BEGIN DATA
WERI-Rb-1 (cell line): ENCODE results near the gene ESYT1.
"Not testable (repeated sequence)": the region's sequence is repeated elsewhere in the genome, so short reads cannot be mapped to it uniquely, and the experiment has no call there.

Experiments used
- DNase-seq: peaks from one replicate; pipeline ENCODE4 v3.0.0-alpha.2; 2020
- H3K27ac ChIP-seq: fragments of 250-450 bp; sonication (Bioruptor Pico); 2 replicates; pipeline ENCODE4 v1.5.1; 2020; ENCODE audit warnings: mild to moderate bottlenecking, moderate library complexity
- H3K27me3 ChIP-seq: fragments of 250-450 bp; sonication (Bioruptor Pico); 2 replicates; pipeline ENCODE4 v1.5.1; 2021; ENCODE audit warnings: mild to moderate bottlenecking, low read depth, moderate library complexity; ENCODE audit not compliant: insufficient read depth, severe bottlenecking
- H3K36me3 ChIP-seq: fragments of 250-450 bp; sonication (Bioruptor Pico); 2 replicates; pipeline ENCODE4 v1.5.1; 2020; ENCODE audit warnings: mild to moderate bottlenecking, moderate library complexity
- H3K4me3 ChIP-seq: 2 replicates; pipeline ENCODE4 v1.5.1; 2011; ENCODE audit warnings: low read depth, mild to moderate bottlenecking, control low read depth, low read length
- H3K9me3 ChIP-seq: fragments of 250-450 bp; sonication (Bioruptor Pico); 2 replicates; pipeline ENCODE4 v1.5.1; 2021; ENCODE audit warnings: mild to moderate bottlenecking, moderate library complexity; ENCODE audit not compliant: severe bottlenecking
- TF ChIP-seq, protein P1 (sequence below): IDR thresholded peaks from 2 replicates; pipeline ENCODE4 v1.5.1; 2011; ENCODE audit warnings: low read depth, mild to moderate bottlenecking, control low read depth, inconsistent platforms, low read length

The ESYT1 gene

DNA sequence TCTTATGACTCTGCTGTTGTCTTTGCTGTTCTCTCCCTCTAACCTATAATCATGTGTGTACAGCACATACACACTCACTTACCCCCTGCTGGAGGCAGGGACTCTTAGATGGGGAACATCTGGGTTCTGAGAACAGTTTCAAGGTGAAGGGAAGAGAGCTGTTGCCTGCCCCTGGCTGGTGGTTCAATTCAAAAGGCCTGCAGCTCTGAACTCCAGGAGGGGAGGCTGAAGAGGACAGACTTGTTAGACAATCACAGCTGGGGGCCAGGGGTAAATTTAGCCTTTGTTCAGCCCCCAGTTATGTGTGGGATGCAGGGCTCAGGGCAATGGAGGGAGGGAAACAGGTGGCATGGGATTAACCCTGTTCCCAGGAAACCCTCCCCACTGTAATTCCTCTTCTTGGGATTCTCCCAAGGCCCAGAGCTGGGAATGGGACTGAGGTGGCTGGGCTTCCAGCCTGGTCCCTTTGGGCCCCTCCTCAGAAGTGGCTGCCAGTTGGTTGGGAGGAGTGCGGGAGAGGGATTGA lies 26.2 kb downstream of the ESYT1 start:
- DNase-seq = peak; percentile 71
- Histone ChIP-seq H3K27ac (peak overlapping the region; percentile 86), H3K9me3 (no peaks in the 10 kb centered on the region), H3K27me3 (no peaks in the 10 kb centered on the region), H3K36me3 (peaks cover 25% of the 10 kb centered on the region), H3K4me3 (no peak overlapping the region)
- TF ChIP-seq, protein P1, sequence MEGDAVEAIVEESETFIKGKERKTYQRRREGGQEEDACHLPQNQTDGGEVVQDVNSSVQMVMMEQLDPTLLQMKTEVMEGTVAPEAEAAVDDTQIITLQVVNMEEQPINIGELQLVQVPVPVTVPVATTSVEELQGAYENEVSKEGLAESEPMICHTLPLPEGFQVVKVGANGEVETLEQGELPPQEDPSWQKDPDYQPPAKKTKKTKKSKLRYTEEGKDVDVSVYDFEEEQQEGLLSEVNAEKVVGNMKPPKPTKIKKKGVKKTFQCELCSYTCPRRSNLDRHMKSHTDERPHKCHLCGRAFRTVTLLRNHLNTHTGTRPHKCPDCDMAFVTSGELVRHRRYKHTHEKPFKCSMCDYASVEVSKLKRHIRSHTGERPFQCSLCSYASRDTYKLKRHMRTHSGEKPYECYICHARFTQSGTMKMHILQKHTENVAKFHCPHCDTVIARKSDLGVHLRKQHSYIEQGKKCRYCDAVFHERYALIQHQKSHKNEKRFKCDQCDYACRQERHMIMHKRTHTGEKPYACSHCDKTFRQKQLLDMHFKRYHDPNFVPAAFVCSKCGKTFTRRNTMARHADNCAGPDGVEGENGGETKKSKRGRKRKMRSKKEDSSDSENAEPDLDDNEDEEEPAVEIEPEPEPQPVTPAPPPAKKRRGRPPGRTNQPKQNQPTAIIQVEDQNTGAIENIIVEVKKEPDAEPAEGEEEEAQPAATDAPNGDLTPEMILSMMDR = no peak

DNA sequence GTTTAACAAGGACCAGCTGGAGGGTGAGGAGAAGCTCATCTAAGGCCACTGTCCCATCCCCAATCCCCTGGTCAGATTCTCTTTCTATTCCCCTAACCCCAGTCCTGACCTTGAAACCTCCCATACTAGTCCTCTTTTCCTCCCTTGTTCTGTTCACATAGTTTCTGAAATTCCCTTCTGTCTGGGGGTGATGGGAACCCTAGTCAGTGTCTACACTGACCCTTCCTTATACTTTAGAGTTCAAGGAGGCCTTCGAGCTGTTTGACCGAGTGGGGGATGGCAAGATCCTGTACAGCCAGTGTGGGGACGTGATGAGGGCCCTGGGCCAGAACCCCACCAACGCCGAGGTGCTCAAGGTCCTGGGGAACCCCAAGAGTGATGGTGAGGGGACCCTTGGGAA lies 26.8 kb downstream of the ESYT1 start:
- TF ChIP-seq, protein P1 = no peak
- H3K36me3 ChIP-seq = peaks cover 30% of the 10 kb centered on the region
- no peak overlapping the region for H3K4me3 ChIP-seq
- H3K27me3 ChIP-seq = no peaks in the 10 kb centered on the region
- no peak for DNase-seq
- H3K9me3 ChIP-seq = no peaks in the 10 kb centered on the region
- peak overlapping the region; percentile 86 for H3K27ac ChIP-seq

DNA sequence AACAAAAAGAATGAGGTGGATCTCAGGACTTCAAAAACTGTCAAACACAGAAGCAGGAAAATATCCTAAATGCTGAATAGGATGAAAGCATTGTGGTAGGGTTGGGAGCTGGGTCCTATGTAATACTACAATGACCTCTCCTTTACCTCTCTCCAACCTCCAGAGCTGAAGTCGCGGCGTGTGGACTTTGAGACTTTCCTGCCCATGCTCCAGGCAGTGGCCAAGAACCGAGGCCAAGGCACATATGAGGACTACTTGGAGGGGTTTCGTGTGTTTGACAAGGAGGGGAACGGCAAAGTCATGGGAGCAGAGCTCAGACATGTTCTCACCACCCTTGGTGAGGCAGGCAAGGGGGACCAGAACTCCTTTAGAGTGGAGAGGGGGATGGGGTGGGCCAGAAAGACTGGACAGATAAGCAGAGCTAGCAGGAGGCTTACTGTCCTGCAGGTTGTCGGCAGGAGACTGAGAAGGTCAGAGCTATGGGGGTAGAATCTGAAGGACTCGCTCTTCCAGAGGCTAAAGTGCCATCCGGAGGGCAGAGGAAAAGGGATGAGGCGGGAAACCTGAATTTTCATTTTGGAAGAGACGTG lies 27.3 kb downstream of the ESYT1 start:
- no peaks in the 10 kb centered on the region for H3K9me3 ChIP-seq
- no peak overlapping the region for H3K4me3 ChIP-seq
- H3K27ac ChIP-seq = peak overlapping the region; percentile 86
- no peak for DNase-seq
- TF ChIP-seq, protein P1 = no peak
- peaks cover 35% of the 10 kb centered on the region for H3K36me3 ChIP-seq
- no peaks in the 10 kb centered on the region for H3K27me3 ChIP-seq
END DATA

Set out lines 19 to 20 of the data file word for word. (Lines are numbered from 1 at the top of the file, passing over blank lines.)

- no peak overlapping the region for H3K4me3 ChIP-seq
- H3K27me3 ChIP-seq = no peaks in the 10 kb centered on the region